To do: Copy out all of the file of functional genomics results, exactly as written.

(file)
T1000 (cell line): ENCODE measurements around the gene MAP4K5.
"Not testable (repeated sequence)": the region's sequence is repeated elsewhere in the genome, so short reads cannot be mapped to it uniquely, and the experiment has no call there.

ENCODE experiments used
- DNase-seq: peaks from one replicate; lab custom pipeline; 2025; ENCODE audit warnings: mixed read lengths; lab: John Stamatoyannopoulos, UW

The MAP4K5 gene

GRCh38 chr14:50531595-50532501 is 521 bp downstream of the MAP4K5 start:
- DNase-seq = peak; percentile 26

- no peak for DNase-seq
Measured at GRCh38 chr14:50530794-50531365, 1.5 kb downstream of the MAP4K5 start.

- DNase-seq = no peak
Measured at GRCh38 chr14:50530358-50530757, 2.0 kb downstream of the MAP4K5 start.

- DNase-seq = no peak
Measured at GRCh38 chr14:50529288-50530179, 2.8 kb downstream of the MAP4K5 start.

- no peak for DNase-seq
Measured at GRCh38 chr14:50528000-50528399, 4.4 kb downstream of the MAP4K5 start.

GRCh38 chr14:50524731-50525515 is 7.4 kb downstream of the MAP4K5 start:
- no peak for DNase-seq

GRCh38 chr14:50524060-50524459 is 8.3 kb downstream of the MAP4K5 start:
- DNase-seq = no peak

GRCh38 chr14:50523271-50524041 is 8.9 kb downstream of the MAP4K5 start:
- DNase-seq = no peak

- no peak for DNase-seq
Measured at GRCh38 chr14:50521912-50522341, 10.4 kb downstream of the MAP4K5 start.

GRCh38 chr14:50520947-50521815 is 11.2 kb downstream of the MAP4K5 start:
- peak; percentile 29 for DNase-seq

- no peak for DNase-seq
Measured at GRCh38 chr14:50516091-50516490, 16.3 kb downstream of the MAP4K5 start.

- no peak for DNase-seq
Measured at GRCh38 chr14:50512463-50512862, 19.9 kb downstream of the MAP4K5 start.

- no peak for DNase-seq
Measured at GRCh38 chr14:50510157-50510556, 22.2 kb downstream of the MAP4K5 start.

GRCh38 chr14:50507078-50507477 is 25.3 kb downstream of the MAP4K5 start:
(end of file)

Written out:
T1000 (cell line): ENCODE measurements around the gene MAP4K5.
"Not testable (repeated sequence)": the region's sequence is repeated elsewhere in the genome, so short reads cannot be mapped to it uniquely, and the experiment has no call there.

ENCODE experiments used
- DNase-seq: peaks from one replicate; lab custom pipeline; 2025; ENCODE audit warnings: mixed read lengths; lab: John Stamatoyannopoulos, UW

The MAP4K5 gene

GRCh38 chr14:50531595-50532501 is 521 bp downstream of the MAP4K5 start:
- DNase-seq = peak; percentile 26

- no peak for DNase-seq
Measured at GRCh38 chr14:50530794-50531365, 1.5 kb downstream of the MAP4K5 start.

- DNase-seq = no peak
Measured at GRCh38 chr14:50530358-50530757, 2.0 kb downstream of the MAP4K5 start.

- DNase-seq = no peak
Measured at GRCh38 chr14:50529288-50530179, 2.8 kb downstream of the MAP4K5 start.

- no peak for DNase-seq
Measured at GRCh38 chr14:50528000-50528399, 4.4 kb downstream of the MAP4K5 start.

GRCh38 chr14:50524731-50525515 is 7.4 kb downstream of the MAP4K5 start:
- no peak for DNase-seq

GRCh38 chr14:50524060-50524459 is 8.3 kb downstream of the MAP4K5 start:
- DNase-seq = no peak

GRCh38 chr14:50523271-50524041 is 8.9 kb downstream of the MAP4K5 start:
- DNase-seq = no peak

- no peak for DNase-seq
Measured at GRCh38 chr14:50521912-50522341, 10.4 kb downstream of the MAP4K5 start.

GRCh38 chr14:50520947-50521815 is 11.2 kb downstream of the MAP4K5 start:
- peak; percentile 29 for DNase-seq

- no peak for DNase-seq
Measured at GRCh38 chr14:50516091-50516490, 16.3 kb downstream of the MAP4K5 start.

- no peak for DNase-seq
Measured at GRCh38 chr14:50512463-50512862, 19.9 kb downstream of the MAP4K5 start.

- no peak for DNase-seq
Measured at GRCh38 chr14:50510157-50510556, 22.2 kb downstream of the MAP4K5 start.

GRCh38 chr14:50507078-50507477 is 25.3 kb downstream of the MAP4K5 start: